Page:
If you don’t already segment your finances in the manner to be explored in this post, perhaps on account of being a frequent traveller who hasn’t come across any associated problems with current manner through you handle your money on your travels, I can understand how difficult it may be to find the motivation to make the transition. It’s a very important one to make though, because the worst time for you to find out that you could have managed your travel money better is when disaster strikes.
So how should you go about segmenting your finances while travelling?
Your primary banking institution
As much as part of what it means to be a frequent traveller in particular suggests that you want to free yourself from centralised and restrictive establishments such as your primary bank, the reality is that you need to be connected to them in some or other way. Therefore you should identify the bank with which you do most of your banking, such as the one which you have your current account with or the one which holds most of your savings, investments etc.
It’s important to make these distinctions though, because the last thing you want is for some ATM card skimmer to be able to drain your savings account or gain access to the money which you’ve put in the investment pocket of your primary account. That brings us into the actual segmentation in that you should have at least two bank cards, but before we get right into that, it’s important for you to be able to prove that you have access to a primary bank account and to be able to access the funds even if you might have perhaps lost your documents while on the trip abroad.
So what you need to do is notify your bank where you’re going. This will also set into motion other security mechanisms such as preventing your ATM card from being blocked following its triggering of a red flag for having been used in what would register as an “unusual” or “suspicious” location.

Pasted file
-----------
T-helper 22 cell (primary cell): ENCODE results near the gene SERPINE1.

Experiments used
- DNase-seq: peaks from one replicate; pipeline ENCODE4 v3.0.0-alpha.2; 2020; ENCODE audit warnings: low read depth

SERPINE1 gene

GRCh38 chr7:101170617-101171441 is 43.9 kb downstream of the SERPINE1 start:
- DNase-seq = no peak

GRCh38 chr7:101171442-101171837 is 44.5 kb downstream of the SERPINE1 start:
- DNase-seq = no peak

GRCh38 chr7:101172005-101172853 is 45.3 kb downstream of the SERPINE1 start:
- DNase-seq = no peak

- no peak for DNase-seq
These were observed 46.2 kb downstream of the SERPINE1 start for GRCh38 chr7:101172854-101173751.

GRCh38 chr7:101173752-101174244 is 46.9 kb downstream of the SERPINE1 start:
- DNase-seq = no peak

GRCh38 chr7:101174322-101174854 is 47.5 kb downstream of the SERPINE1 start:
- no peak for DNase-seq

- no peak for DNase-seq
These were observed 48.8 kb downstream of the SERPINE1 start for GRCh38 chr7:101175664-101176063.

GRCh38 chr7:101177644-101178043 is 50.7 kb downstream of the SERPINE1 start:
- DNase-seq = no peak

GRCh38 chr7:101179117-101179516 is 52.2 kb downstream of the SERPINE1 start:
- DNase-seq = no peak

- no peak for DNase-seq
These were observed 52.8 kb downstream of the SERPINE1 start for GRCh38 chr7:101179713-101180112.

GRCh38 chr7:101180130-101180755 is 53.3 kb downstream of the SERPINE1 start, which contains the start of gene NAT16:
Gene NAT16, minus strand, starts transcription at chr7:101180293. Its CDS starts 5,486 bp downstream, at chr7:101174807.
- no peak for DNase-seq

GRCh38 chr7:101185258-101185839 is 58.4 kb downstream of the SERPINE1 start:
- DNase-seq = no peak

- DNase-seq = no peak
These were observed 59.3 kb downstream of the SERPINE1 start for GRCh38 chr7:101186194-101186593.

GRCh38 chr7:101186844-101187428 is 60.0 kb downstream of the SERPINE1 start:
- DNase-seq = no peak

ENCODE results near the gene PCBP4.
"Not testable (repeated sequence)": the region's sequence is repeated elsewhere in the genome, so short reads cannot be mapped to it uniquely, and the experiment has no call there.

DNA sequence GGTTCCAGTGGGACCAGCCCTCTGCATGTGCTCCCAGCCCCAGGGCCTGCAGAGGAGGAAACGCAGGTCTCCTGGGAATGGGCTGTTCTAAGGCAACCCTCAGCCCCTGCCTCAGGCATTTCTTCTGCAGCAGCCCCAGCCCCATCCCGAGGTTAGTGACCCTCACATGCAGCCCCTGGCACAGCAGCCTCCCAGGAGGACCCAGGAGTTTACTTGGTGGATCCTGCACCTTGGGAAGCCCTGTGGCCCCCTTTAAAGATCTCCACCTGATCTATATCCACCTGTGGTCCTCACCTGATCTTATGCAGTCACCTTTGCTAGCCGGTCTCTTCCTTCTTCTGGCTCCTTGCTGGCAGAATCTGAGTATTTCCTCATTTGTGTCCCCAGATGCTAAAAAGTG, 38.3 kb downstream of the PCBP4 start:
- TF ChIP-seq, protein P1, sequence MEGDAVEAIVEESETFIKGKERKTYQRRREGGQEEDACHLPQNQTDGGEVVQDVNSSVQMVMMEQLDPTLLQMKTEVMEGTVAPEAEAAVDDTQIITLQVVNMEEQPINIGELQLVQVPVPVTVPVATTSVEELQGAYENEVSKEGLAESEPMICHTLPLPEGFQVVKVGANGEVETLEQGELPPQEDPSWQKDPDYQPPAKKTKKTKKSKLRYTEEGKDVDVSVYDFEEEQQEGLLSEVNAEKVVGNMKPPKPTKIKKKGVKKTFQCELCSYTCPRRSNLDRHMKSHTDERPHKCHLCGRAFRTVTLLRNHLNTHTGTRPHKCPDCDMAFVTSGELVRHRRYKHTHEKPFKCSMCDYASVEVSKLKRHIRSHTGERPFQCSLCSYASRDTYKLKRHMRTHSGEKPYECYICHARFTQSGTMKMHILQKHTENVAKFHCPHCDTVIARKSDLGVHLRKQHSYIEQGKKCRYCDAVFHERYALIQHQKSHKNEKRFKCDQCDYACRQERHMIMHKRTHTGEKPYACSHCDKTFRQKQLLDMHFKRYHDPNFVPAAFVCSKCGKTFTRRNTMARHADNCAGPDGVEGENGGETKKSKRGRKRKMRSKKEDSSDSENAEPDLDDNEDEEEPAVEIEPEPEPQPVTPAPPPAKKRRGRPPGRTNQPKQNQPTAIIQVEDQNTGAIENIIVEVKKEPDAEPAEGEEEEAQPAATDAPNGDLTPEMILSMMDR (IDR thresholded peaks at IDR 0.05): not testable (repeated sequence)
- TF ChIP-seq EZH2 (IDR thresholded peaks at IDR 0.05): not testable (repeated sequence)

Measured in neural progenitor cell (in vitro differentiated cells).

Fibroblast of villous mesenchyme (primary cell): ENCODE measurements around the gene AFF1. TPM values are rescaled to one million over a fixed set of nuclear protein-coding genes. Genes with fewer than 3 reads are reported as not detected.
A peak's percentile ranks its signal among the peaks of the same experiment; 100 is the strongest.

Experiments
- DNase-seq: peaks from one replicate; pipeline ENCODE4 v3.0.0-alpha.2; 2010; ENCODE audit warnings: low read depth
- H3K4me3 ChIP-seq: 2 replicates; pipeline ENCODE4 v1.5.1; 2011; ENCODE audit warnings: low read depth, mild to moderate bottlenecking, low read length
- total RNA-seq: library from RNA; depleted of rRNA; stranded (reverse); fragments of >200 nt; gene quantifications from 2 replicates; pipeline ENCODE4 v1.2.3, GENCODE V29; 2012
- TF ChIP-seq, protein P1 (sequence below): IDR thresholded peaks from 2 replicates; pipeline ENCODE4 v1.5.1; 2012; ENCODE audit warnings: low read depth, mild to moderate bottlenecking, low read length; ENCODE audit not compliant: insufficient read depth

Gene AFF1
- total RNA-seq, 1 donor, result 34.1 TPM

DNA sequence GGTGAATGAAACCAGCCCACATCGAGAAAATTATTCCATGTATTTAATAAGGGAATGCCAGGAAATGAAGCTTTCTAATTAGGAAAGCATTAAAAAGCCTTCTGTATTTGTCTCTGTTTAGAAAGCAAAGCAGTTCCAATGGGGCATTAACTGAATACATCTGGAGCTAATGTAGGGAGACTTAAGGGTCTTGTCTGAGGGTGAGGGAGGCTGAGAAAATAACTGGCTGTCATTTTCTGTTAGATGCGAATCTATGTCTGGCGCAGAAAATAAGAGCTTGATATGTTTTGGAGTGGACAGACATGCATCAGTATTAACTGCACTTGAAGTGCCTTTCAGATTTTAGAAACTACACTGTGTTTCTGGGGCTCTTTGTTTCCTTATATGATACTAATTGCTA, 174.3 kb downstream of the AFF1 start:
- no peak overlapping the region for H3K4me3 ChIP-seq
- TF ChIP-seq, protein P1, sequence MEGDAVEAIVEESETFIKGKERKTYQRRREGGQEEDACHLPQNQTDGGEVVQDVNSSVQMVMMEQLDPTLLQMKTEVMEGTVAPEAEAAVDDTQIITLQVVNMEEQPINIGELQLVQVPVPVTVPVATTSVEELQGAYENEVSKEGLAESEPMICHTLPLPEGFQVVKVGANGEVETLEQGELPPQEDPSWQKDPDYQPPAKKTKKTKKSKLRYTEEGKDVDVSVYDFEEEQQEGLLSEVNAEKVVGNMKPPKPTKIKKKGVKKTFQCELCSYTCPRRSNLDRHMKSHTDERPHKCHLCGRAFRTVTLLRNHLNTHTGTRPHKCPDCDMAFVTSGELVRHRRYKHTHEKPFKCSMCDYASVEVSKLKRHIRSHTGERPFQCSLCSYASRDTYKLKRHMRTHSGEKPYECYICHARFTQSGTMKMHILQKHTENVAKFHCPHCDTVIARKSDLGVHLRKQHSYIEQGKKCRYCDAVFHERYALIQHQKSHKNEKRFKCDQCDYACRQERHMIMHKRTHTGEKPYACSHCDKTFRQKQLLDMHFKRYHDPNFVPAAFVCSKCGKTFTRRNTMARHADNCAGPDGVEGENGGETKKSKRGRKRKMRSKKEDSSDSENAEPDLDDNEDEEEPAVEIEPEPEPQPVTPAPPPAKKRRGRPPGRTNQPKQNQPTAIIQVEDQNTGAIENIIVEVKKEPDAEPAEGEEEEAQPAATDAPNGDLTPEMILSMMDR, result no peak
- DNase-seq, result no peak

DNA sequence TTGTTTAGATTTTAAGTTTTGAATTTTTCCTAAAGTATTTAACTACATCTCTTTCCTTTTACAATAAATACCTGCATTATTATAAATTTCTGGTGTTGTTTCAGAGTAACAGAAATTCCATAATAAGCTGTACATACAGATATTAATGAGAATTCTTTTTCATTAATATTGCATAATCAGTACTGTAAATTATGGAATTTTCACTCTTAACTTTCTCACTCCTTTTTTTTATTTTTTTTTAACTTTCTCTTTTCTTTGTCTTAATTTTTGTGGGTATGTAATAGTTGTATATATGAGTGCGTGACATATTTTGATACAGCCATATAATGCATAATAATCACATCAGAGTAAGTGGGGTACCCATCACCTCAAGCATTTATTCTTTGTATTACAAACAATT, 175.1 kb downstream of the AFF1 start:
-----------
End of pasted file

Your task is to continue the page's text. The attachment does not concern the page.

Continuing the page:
Using more than one bank card
Ideally you want to have at least two bank cards, one which serves as a backup should the other one get lost or stolen and the other one to be used as you would normally use it (at POSs, to draw cash, for verification, etc).
Mix up your currency
Don’t carry the biggest denominations of the local currency. Also, try to avoid situations that would have you needing to get back large amounts of money in change. Mix up your use of your money and not just of the currency itself, so that if you lose access then you don’t lose everything at once.
Going as direct as possible
I’ll demonstrate this pointer as an example. If for instance you have money in your PayPal account, if you can pay for whatever you need to pay for using your PayPal balance, e.g. your accommodation, a taxi, etc, then that’s exactly what you should do, because otherwise it becomes a process first having to withdraw the funds to your local bank account and then go through the process of cross-border transactions when withdrawing at an ATM or even paying at a POS.